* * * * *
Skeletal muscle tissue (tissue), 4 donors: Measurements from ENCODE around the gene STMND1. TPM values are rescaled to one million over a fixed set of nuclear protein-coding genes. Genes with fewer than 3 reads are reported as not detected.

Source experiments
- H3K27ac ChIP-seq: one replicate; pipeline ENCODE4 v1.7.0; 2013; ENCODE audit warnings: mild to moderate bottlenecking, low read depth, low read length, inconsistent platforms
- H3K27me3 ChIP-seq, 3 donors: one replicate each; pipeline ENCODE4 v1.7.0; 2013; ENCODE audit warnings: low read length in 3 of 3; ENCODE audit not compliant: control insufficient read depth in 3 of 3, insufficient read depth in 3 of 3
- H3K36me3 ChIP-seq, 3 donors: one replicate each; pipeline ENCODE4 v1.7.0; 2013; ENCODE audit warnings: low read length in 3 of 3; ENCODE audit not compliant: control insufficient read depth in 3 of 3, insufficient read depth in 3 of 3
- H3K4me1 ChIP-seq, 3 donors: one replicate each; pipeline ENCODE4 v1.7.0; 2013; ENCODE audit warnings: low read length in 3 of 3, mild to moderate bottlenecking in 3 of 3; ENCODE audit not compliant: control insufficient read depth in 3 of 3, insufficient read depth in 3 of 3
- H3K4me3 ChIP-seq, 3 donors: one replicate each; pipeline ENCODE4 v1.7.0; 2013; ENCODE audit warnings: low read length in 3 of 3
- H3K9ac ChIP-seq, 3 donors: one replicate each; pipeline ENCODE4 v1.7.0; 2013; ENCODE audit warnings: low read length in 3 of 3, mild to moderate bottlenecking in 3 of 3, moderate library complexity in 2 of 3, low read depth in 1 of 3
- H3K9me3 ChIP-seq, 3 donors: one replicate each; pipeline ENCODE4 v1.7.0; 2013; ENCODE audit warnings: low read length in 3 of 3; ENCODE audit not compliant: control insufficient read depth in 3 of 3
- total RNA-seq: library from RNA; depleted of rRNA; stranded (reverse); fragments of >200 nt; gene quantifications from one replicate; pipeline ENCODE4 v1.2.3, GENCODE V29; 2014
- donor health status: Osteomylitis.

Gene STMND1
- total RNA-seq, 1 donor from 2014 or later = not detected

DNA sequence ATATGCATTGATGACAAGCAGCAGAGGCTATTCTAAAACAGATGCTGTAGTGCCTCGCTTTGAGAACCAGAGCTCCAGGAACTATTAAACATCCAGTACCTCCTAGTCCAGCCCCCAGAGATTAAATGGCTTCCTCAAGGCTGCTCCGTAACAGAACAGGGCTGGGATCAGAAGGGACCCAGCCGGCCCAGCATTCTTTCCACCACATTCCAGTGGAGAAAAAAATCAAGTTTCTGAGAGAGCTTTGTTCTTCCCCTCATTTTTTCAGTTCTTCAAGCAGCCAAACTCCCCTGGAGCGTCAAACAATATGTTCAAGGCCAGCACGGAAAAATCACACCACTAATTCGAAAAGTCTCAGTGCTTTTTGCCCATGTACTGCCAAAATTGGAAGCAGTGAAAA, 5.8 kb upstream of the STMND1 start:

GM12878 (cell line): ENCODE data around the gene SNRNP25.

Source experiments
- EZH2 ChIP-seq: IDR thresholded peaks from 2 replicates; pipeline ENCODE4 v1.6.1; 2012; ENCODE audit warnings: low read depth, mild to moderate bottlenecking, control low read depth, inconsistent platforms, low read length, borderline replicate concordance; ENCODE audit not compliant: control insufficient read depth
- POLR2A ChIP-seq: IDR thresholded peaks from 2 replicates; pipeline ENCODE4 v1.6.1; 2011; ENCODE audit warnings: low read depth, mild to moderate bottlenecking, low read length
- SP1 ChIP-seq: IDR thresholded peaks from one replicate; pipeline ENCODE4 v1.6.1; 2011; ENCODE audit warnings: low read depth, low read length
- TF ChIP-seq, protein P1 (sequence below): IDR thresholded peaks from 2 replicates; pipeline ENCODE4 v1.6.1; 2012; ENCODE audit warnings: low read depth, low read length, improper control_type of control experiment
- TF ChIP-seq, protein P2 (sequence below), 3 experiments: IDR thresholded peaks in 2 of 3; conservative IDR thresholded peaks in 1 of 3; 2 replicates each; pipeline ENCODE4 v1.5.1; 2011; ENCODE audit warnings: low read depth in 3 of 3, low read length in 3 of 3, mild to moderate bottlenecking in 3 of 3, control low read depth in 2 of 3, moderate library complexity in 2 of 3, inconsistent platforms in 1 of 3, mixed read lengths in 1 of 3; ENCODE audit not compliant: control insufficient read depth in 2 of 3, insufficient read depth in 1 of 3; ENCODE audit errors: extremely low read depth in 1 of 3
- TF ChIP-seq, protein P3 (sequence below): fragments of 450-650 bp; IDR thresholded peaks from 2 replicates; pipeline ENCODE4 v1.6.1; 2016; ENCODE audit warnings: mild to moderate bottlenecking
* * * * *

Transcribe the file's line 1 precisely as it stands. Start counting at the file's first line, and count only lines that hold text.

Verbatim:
Skeletal muscle tissue (tissue), 4 donors: Measurements from ENCODE around the gene STMND1. TPM values are rescaled to one million over a fixed set of nuclear protein-coding genes. Genes with fewer than 3 reads are reported as not detected.